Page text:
“It was awful,” says Howard, who now is cancer-free. “It was the hardest thing I have ever been through, but it was the best thing that could ever happen to me. It was life-changing in many good ways. I am not the same person I was before. I do not believe in negativity. I believe it happened for a reason, and I feel blessed every day.”

It seems incongruent to have something so horrifying serve as the best thing in your life. Because of her physical fitness, the doctor recommended a very aggressive treatment, blasting her with high levels of chemotherapy every other week for six months.

Gone were her long hair and toenails. What was left was a shell of the athlete she always had been, and she had taken on, in her words, the appearance of a concentration camp victim. But despite the degradation to her physical exterior, the woman inside was growing in ways she never knew she could.

“Before this, my priorities were screwed up. Money was everything. My career was so important — I judged myself by how successful I was,” admits Howard. “I was an extremist. I worked out until I felt sick or else it wasn’t a workout. I was really hard on myself and now I am much gentler on myself.”

That is not to say her thoughts were always rosy. There were dark moments spent alone when the kids were out and her husband was working, and those were the times when ACS and its Reach to Recovery program would help bring her out of the shadows.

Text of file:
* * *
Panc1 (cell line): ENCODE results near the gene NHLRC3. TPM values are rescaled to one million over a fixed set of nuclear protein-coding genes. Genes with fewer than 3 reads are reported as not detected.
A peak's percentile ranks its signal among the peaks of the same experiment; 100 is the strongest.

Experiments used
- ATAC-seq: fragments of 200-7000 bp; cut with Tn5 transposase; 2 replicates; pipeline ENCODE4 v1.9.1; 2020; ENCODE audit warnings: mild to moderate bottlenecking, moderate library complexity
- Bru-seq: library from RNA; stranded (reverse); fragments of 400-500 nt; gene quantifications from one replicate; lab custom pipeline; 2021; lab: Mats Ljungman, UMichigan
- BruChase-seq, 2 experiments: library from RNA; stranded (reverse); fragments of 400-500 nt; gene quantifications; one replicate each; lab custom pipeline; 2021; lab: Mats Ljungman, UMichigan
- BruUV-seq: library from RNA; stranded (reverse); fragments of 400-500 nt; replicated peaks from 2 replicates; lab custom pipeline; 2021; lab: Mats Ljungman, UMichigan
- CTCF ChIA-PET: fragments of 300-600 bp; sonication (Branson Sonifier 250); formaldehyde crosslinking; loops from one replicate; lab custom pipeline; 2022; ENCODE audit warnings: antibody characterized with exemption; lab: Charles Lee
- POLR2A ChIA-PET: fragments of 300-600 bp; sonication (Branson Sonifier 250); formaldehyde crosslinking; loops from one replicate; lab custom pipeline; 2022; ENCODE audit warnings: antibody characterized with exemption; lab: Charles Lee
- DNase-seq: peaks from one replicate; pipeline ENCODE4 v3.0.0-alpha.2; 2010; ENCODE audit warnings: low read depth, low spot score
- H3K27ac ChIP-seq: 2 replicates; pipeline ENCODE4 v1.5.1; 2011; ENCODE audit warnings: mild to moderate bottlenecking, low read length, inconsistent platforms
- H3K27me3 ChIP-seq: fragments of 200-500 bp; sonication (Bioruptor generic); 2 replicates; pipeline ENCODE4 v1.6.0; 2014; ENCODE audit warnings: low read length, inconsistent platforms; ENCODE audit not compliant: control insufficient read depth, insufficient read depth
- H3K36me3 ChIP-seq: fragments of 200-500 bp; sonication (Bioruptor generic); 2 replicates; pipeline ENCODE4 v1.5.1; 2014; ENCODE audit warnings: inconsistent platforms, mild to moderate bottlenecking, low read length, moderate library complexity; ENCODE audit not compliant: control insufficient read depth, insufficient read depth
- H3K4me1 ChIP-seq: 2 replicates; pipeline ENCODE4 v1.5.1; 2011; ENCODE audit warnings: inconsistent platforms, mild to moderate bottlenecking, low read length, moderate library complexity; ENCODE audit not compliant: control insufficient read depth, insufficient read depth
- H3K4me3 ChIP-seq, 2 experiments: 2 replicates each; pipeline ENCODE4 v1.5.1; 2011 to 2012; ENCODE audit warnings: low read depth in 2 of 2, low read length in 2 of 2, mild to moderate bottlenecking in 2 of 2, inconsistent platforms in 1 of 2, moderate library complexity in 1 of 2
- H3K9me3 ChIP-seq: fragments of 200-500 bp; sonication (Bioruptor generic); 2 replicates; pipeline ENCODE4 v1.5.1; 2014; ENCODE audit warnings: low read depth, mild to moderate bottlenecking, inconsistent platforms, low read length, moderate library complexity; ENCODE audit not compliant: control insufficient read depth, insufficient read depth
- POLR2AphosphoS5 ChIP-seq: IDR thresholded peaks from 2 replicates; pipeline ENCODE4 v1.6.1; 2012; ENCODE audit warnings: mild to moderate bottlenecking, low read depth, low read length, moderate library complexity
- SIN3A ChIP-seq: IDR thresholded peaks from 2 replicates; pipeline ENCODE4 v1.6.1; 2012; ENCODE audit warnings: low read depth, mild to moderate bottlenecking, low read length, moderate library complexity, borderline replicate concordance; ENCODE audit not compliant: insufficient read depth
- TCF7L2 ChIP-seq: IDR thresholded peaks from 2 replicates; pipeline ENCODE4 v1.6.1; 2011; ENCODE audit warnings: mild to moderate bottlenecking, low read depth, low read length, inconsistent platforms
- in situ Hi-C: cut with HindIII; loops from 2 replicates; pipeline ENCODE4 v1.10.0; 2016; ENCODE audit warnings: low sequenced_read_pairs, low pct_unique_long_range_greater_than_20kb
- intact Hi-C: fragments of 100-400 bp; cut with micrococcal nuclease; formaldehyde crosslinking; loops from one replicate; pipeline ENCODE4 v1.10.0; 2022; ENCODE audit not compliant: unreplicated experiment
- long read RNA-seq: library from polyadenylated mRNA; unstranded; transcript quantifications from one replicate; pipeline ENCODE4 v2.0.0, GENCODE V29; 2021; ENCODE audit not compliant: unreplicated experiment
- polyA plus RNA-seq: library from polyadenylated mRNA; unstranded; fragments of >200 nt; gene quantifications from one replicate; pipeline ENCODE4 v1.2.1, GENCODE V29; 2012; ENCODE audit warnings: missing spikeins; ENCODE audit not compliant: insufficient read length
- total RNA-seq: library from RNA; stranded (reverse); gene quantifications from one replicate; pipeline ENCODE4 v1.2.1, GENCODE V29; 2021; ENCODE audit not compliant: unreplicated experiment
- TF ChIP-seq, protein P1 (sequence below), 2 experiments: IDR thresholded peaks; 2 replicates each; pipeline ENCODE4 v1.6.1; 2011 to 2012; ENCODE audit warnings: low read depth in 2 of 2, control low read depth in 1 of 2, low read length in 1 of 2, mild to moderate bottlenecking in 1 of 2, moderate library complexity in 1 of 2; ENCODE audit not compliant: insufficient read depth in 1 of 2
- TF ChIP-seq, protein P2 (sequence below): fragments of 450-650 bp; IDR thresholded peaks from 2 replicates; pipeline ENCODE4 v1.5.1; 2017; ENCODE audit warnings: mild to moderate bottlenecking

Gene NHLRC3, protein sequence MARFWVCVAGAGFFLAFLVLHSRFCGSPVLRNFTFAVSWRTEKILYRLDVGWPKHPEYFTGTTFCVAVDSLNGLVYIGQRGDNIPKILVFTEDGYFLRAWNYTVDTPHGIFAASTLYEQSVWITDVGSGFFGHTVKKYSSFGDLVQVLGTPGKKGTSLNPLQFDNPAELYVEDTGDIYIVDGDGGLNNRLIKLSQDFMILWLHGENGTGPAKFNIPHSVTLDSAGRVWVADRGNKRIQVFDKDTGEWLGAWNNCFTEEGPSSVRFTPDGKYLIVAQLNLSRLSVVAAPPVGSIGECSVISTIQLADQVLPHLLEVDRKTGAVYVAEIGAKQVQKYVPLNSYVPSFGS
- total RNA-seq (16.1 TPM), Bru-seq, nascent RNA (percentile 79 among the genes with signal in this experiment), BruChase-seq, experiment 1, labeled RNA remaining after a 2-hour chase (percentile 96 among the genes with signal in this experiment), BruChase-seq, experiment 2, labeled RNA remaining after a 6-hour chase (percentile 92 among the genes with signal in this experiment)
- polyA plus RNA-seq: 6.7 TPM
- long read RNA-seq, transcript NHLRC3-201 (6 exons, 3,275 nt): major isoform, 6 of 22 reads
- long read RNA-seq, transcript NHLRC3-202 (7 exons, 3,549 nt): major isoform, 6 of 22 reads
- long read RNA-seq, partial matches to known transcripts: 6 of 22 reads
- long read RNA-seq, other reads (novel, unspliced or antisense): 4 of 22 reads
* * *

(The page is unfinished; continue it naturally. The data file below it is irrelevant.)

“I would get a call out of the blue, and you would talk to the volunteers, and I would be, like, ‘Can I just hold your hand for the rest of the day? Can you come to my house because you are awesome?'” says Howard with a smile.

“It just gave me a piece of familiarity with someone who has been there. When you can talk to someone and laugh about it with them, the commonality gives you strength. My husband could always tell when I had gotten a call, and that is why I want to do this, to help support other women and men. It is a special club. It is not a club you want to be in, and I think they are some of the strongest people I have ever met.”

Like Kauai’s Portrait of Hope Gini Martin, whose relationship with ACS began before she was ever diagnosed, as her mother had the disease and she wanted to help fight it any way she could. She is Relay for Life team captain for the Crab Conquerors, a nod to the astrological sign. In her second year of racing, she found out she also had developed breast cancer.

Living on a Neighbor Island meant commuting every day to Oahu for treatment while still trying to run her Merry Go Round preschool in Kapaa.

“Whether it was airline tickets, hotel rooms and, now, the Hope Lodge, ACS has always been there for me, and they are there for everybody who wants to use them. I am a big advocate for them,” says Martin, who has been cancer-free since 2004 but still organizes fundraisers for ACS on the Garden Isle.